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Figure 1. Bird heads [chicken (a, d), rook (b) and duck (c)] modify sound intensity dependent on elevation.

Monaural gain [dB] is displayed at the right ear for multiple sound positions. Coordinates of 0° azimuth and 0° elevation face the beak, −90° azimuth and 0° elevation face the right ear. Sound intensity is projected according to the Hammer projection. Meshgrid spacing is 30°, iso-contourline spacing is 2 dB.

http://dx.doi.org/10.1371/journal.pone.0112178.g001

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Figure 2. Contralateral peak position is stable over a wide frequency range.

Positions of the minimum of the upper and lower notch and position of the maximum of the contralateral and ipsilateral peak from 3500 Hz to 5500 Hz in the chicken.

http://dx.doi.org/10.1371/journal.pone.0112178.g002

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Figure 3. Monaural spectral cues change systematically along elevation.

Monaural spectral cues between 3000 and 5500 Hz at a specified azimuth position for different elevation positions in the chicken.

http://dx.doi.org/10.1371/journal.pone.0112178.g003

But what causes these cues? Interestingly, no complex mechanism or structure is needed to explain our observation. At a certain frequency range, spherical objects not only produce an acoustic shadow, but diffract sound to add up on the opposite side [17]. This well-known phenomenon (‘bright spot’) also applies to the head of birds, but has thus far never been linked to their hearing. The ‘bright spot’ in the midst of an acoustic shadow resembles the notch/peak/notch configuration we described above.

To quantify the contribution of the HRIR to sound localization, we used a model of vertebrate sound localization [18], [19]. Localization errors were estimated based on either the phase spectrum of the HRIR (pHRIR), the magnitude spectrum of the HRIR (mHRIR) or both combined (HRIR). Parameterizing the model with behavioural data in birds [20], we estimated the probability of sound originating from a given direction to be perceived as originating from any other direction. The localization error was expressed as the average angular deviation between the true origin of the sound and the perceived origin. Comparing the localization errors with and without mHRIR cues enables us to quantify how much the mHRIR contributes in reducing the ambiguity about the origin of a sound source. As mHRIRs were similar for the species tested (Figures S3 to S5), we selected the chicken data as representative.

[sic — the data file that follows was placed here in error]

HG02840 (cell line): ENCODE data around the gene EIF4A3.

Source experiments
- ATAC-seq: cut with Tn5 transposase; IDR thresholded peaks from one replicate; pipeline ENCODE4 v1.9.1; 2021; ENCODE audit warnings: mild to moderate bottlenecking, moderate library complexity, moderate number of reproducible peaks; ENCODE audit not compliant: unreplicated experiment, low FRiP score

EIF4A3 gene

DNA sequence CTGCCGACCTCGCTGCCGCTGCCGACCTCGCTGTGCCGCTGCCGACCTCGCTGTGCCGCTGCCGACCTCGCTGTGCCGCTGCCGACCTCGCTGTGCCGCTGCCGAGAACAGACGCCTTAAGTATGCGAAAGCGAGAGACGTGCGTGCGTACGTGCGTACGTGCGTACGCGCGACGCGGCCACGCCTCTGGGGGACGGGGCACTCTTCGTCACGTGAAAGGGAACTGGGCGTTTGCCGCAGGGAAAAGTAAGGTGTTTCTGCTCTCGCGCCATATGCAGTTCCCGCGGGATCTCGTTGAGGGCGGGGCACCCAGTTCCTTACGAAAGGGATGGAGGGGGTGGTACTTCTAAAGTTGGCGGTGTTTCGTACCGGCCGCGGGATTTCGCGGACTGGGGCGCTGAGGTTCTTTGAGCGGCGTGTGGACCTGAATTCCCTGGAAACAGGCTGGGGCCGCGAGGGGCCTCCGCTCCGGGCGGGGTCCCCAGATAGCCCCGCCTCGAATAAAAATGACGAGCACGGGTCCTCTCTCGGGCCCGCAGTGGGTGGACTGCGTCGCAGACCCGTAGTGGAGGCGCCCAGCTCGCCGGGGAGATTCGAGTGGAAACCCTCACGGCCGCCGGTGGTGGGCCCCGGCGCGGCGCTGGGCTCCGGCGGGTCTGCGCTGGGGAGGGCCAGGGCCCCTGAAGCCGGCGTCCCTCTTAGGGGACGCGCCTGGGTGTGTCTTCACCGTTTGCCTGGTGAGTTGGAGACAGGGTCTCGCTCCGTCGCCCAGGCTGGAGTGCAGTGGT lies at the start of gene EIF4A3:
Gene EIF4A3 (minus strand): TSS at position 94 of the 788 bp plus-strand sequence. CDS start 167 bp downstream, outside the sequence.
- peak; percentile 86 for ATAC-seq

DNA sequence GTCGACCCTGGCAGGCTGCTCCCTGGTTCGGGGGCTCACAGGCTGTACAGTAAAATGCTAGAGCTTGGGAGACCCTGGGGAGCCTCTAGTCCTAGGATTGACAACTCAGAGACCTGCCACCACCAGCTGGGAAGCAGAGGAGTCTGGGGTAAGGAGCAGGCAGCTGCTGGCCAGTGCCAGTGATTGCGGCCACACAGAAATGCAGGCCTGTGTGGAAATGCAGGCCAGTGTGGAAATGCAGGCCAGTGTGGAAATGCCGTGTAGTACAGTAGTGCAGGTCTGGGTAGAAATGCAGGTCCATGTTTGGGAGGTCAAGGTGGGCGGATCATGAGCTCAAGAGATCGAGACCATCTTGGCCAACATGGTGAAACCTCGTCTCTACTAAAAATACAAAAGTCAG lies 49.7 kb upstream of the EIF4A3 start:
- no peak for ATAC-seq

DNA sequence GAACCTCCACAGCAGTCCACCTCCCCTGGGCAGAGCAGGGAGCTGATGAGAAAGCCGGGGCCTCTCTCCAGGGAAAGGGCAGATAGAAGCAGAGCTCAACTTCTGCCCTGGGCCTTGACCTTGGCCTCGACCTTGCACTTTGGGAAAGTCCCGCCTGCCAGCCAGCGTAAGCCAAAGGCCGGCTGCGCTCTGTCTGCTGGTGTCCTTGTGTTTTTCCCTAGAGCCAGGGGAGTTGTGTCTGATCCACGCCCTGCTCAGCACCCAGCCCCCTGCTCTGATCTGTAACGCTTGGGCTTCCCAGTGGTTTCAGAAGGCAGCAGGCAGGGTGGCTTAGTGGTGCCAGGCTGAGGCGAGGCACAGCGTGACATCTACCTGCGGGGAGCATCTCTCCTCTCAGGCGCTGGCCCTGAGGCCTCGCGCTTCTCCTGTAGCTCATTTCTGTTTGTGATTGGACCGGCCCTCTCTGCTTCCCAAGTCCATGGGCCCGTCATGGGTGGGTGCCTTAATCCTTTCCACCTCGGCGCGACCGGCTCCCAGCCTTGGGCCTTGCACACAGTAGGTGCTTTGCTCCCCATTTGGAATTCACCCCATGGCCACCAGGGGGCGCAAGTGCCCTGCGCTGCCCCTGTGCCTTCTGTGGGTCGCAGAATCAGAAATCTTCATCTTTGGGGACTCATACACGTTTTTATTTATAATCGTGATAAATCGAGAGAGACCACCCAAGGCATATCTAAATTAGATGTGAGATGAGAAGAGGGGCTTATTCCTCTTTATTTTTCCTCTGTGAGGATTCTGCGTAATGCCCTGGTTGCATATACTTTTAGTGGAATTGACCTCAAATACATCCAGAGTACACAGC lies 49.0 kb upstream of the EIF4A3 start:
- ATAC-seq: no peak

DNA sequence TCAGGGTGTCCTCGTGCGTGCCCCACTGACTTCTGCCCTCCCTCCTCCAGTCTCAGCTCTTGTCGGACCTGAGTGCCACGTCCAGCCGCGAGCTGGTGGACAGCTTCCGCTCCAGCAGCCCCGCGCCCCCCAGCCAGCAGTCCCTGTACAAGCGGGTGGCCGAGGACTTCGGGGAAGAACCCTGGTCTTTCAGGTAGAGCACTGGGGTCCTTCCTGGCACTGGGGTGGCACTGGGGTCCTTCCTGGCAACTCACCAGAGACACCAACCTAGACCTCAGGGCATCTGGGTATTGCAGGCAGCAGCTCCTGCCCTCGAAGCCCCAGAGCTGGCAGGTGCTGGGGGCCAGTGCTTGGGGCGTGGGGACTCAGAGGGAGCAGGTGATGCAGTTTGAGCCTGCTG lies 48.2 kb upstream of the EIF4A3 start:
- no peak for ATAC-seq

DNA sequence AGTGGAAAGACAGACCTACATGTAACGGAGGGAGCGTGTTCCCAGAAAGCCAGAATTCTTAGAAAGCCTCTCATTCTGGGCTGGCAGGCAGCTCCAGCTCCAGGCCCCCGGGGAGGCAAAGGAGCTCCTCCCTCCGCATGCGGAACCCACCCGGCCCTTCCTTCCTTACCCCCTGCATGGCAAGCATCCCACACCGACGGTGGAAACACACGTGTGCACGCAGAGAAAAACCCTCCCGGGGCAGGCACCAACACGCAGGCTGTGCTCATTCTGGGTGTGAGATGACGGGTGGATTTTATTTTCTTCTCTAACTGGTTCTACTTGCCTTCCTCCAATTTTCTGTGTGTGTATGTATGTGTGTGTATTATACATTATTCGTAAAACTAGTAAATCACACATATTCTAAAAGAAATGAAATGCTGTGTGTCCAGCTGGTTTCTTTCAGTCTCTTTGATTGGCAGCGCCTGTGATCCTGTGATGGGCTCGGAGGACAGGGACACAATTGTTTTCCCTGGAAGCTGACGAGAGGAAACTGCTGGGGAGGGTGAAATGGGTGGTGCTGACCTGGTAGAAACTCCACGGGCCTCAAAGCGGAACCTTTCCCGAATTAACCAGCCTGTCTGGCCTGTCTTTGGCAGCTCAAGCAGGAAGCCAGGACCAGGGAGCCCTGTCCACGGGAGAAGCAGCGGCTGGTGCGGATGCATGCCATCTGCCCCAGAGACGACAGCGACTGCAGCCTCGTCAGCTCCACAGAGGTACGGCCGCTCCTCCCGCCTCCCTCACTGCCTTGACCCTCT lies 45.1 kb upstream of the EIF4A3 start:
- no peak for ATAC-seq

As expected, pHRIR localization error in elevation is lowest at the sides of the head (Figure 4a). This is because the region where you find equal IPDs (called the ‘cone of confusion’, also indicated by the contourlines in Figure S8) decreases for lateral positions (Figure S8) [21]. The mHRIR reduces the localization error in elevation even further (Figure 4b). At the position where the notch/peak/notch distribution is located, the area of lowest error is enlarged. This effect is quantified in Figure 4c which shows the combined contribution of both mHRIR and pHRIR, and Figure 4d where the differential contribution of the mHRIR in reducing localization error is shown. Magnitude cues are most important for positions above 30° and below –30° in elevation for azimuth positions around ±90° (Figure 4d). From these positions the localization error based on phase is increasing again (Figure 4a) whereas the localization error based on the magnitude spectrum stays stable (Figure 4b). It is noteworthy that such an enlargement of low error regions resembles the effect of increased localization acuity in elevation generated by external structures like the feather ruff in barn owls [9]. The lowest predicted error across the complete space using the pHRIR, mHRIR or both was 9°, 7° and 7° respectively. However, the typical errors are higher than these values. For example, the average angular error in the frontal hemisphere (−90° to +90° azimuth) was 35°.

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Figure 4. Localization error in elevation is lowest at spatial positions lateral to the head.

The localization error in elevation is based on either the chicken‘s pHRIR (a), mHRIR (b) or both combined (c). The mHRIR‘s differential contribution to reduce elevation error (d) is calculated by subtracting (a) from (c). Spacing of error-contourline is 5°, map orientation in relation to the head and map projection are the same as in Figure 1.

http://dx.doi.org/10.1371/journal.pone.0112178.g004

The increase in localization performance when using the mHRIR in addition to the pHRIR can be explained by the fact that (1) the mHRIR provides the chicken with two additional sources of information and (2) the assumption that the neural noise on the mHRIR and the pHRIR are uncorrelated.